That seemed like a long time ago, because Johnson has turned himself into an above average SEC quarterback. He ranks fifth in passing yards per game, third in completion percentage and has a 9-2 touchdown to interception ratio. He’s also rushed for 144 yards, the fourth-most among SEC quarterbacks.
End of season ranks last year: 11th in passing yards per game, eighth in completion percentage and a 13-6 touchdown to interception mark.
Johnson’s all-around numbers are better, most notably his completion percentage — up 9 points from 55 percent in 2016 to 64 percent this season.
The most important number? Kentucky is 12-5 in its 17 games with Johnson as the primary quarterback.
The intangibles and leadership were there last season, but the numbers were absent. Sophomore running back Benny Snell might be Kentucky’s best offensive player, but Johnson is its most important. If Kentucky makes a run in the East, Johnson will be leading the charge.
Two things about Kentucky: The Cats haven’t blown anyone out, and they haven’t been blown out. Kentucky’s average margin of victory is 7.6 points per game. An 11-point win against FCS Eastern Kentucky was its most lopsided victory of the season. And the lone loss, of course, was a 28-27 decision against Florida.
Kentucky would be a possession squad by soccer standards. If these Cats were a basketball team they’d walk the ball up the floor and be content setting up their halfcourt offense with Johnson and Snell running the show.
The Wildcats’ offense isn’t explosive, but it’s effective in the way it operates. Kentucky averages 5.4 yards per play and 350 yards per game. Both of those numbers are in the bottom half of the conference, ranking 10th and 11th respectively in the SEC.
But Kentucky’s offense is averaging 32 minutes and 15 seconds of possession per game — fourth-most in the SEC. The Wildcats don’t run a ton of plays, they don’t put up a ton of yards or points, but they control the ball and, as a result, they keep their defense fresh.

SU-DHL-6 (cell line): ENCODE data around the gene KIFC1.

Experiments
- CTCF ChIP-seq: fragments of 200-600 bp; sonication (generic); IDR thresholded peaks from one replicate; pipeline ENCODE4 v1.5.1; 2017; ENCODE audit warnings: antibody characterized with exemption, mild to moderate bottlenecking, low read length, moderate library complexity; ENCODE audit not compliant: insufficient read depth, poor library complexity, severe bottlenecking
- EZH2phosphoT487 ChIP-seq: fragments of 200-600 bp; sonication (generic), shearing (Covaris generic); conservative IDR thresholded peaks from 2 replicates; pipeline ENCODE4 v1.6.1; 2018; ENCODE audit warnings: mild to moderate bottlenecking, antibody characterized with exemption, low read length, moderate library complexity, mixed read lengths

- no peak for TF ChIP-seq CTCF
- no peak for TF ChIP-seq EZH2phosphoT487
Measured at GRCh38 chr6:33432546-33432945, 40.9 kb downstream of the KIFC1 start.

Kentucky’s defense is allowing just 21.3 points per game. It’s only a six- vs. 12-game sample size, but the Wildcats allowed 31.3 points per game last season. Kentucky’s pass defense is the worst in the conference in passing yards per game, but the Cats are third in the SEC in allowing 97 rushing yards per game.
Junior weakside linebacker Jordan Jones, who led the SEC in solo tackles a season ago, has missed all but the first two weeks of the season, but he’s expected to play Saturday at Mississippi State.
There have been other individual standouts, most notably junior outside linebacker Josh Allen. The former 2-star prospect is tied for the SEC lead with 6.5 sacks and is the only player in the conference averaging more than 1 sack per game. He’s tied for second in the SEC with 8.5 tackles for loss.
Stoops said Monday night that Kentucky isn’t great in any one phase, but it’s good in all of them. That’s a way to understand how the Wildcats could keep winning games, and their style of play could carry them. It’s going to result in more close games, but Kentucky has finished on the winning side of all but one so far.